The Body’s Store of Vitamin B12

B12 Storage 

The Body’s Store of Vitamin B12

The body’s store of vitamin B12: prolonged B12 deficiency may require a replenishment of the body’s store through initial high dose vitamin B12 therapy

The Body’s Vitamin B12 Store: Necessity or Luxury?

Our bodies store a greater amount of vitamin B12 than that of any other vitamin: between 2000-4000 µg, the majority of which is found in the liver (1-4). Theoretically, the body could function on a minimum provision of 1 µg per day for up to 10 years. This is one reason why the serious effects of vitamin B12 deficiency can take several years to emerge.

A consensus is yet to be reached regarding the optimal storage amount and biological relevance regarding the body’s reserves. Some argue that the body stores B12 to ensure that irregular intake does not have a negative impact on health, indicating just how important it is for us. It could also be due to the fact that meat was less common in the diets of our ancestors.

Other researchers consider it to be a luxury phenomenon (5): due to excessive meat consumption in industrialised countries the liver is rich in vitamin B12. The fact that the body breaks down and excretes very high quantities of B12 also supports this view. 

There are probably elements of truth in both theories. While the body appears to naturally build up a large store of B12, its level in industrialised countries today could far exceed the natural requirement. Some experts believe that the absolute minimum amount of stored vitamin B12 should be 500 µg; anything under this is deemed critically low (6). 

The Structure of the Body’s Vitamin B12 Storage System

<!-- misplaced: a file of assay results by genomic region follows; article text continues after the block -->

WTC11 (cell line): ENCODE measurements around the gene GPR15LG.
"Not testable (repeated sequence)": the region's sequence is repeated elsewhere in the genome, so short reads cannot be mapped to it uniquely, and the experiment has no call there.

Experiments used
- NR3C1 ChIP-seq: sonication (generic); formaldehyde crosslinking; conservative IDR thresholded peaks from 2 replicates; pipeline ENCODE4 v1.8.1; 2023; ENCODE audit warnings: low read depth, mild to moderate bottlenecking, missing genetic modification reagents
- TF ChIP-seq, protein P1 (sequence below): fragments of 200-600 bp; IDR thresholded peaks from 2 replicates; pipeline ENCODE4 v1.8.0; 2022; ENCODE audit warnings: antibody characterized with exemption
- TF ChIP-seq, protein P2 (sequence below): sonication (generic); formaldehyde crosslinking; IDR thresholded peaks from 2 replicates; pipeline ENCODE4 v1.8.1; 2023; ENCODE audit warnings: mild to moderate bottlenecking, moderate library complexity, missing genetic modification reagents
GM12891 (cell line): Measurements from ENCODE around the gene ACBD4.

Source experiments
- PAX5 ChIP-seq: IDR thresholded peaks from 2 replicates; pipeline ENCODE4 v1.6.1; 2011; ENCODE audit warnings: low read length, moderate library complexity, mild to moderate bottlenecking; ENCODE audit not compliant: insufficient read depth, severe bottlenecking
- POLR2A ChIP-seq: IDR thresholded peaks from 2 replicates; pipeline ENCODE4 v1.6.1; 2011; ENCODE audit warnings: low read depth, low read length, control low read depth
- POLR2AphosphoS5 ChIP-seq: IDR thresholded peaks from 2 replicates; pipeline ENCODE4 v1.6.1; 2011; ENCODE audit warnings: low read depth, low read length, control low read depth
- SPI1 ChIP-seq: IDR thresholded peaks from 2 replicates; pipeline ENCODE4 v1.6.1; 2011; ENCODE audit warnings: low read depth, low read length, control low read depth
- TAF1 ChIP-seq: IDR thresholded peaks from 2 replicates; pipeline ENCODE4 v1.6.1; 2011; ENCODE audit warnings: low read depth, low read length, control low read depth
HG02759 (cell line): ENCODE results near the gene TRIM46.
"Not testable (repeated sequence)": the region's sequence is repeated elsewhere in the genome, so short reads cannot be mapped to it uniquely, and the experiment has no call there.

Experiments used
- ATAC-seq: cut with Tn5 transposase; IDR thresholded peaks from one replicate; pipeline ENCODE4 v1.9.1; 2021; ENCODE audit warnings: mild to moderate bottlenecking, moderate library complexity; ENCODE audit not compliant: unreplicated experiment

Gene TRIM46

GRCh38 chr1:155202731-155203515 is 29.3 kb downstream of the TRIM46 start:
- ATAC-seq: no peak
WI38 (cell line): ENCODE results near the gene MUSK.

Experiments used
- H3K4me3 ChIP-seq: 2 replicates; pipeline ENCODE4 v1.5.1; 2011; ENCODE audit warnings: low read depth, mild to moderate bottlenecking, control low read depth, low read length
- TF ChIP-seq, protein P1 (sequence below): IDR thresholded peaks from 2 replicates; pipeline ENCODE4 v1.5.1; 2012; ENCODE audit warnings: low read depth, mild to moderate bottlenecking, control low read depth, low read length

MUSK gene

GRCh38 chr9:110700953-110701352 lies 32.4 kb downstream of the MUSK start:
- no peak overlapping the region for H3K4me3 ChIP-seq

There are three natural forms of vitamin B12 found in the body: adenosylcobalamin, methylcobalamin and hydroxocobalamin. The following values are the average B12 levels found in the body’s reserves (7):

  • Liver: 2000 µg of adenosylcobalamin
  • Cell plasma (total): 35 µg of methylcobalamin and 430 µg of hydroxocobalamin

If vitamin B12 stored in the liver is required, the adenosyl group separates to transport cobalamin to the cells where methyl and hydroxocobalamin are formed. Methylcobalamin levels are always lower, not because there is a higher demand, but because once formed it is used immediately. In contrast, hydroxocobalamin spends longer in the body.

Depletion of Vitamin B12 Reserves

The first signs of vitamin B12 deficiency resulting from a lack of B12-rich foods in the diet will start to become apparent after 2-8 years on average (8-9). Vegetarian children and infants with mothers who are B12 deficient (10) are unable to develop a bodily reserve and so deficiency can occur very early in life.

Every day around 0.1% of our bodily B12 reserve is lost via the urine, regardless of how much is stored. This means that the higher the level of the reserves, the higher the amount of B12 excreted (11). 

Today it is assumed that the stored amount should be between 1000-2000 µg ideally, to ensure coverage during times of increased need, such as when gastrointestinal illnesses occur. 

Consequences of Low Vitamin B12 Stores

Levels between 500-1000 µg in the liver are considered to have no recognisable health benefits. A measurement within this range means that whilst the capacity is not saturated, bodily functions are not impaired. 

The implications of low B12 stores are quite serious. In the case of persistently low levels, serious deficiency symptoms can manifest quite quickly.